On the spending side, the only item in CBO's table bigger than the 2001 tax cut — or the 2001 and 2003 tax cuts together — was lawmakers' discretionary spending. So, the impact of tax cuts in 2001 and 2003? $1.5 trillion. The impact of discretionary spending? $2.9 trillion.
Of course, discretionary spending likely represented a series of "policy decisions," individually perhaps smaller than the impact of the tax cuts. And that's exactly what Beeton of Wasserman Schultz's office argued: "The biggest legislative number is for discretionary changes. The 2001 Bush tax cut is the second-biggest," he said. "However, the discretionary number is an aggregation of several different policies enacted at different times. ... In terms of a single piece of legislation's impact on the deficit, the Bush 2001 tax cuts probably still wins the prize for generating the biggest deficit increase."
In short, the May 2011 CBO report doesn't say what Wasserman Schultz said, that "the No. 1 policy decision that brought us to the need to prevent the nation from defaulting on our debt for the first time in history were the Bush tax cuts in 2001 and 2003." But the CBO numbers back that claim up, Beeton argues.
So does an analysis from the Center on Budget and Policy Priorities, Beeton said. (The study actually widens its analysis beyond the Bush tax cuts, ascribing the bulk of recent and projected deficits to the economic downturn, the Bush tax cuts and the wars in Iraq and Afghanistan.)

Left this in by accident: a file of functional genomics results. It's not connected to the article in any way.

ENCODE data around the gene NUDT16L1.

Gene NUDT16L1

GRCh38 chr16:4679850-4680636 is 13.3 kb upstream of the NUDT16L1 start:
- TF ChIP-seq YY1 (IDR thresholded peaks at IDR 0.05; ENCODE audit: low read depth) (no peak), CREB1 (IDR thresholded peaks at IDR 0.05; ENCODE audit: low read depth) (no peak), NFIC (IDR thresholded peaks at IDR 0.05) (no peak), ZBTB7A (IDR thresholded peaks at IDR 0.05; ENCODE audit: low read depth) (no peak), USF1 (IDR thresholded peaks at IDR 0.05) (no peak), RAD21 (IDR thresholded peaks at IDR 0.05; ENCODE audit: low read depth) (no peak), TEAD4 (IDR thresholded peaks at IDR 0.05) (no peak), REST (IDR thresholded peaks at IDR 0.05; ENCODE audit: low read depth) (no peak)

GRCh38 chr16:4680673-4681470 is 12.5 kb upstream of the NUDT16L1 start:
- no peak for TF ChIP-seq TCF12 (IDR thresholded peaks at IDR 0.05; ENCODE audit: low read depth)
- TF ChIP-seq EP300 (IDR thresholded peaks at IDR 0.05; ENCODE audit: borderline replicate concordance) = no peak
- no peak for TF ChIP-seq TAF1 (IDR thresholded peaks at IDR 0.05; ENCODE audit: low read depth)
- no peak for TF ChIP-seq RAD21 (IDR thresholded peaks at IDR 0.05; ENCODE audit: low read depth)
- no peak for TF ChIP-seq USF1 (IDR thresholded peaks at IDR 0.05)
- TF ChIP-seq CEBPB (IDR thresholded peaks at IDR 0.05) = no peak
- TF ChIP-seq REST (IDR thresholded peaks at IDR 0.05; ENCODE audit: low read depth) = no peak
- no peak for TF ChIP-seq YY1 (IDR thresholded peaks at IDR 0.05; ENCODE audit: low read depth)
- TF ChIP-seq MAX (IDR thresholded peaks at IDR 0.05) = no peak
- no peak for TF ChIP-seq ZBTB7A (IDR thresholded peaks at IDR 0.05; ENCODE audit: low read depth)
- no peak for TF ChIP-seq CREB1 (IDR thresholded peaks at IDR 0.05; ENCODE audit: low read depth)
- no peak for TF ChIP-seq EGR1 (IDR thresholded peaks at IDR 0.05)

"Her statement clearly has a lot of strength to it," added Bob Williams, a senior fellow with the nonpartisan Tax Policy Center. (Editor's note: We updated the description of the Tax Policy Center on July 28, 2011.)
But another think-tank that also analyzes CBO data, the business-backed Tax Foundation, interpreted the same CBO data differently. The Tax Foundation's Scott Hodge and Will McBride make spirited arguments that spending, not tax cuts, provides a more potent explanation for America's debt crisis.
The discrepancy in the analyses explains the central problem with Wasserman Schultz's claim.
The CBO provides data. Think-tank analysts provide varying interpretations of the data. Wasserman Schultz got up before fellow lawmakers, repeated a think-tank interpretation and passed it off as the objective stance of CBO. (She even slowed down to make sure we understood her source: "The nonpartisan CBO, Congressional Budget Office ...")
What does the Truth-O-Meter make of this?
Wasserman Schultz said that "the nonpartisan CBO, Congressional Budget Office, has said that the No. 1 policy decision that brought us to the need to prevent the nation from defaulting on our debt for the first time in history were the Bush tax cuts in 2001 and 2003."
The CBO never actually said that, but data from a May 2011 CBO report can reasonably support Wasserman Schultz's position. The CBO found that the 2001 and 2003 tax cuts resulted in the biggest revenue drop since 2001. Experts say the cuts were hefty enough they likely outweighed individual spending decisions. We rate her statement Half True.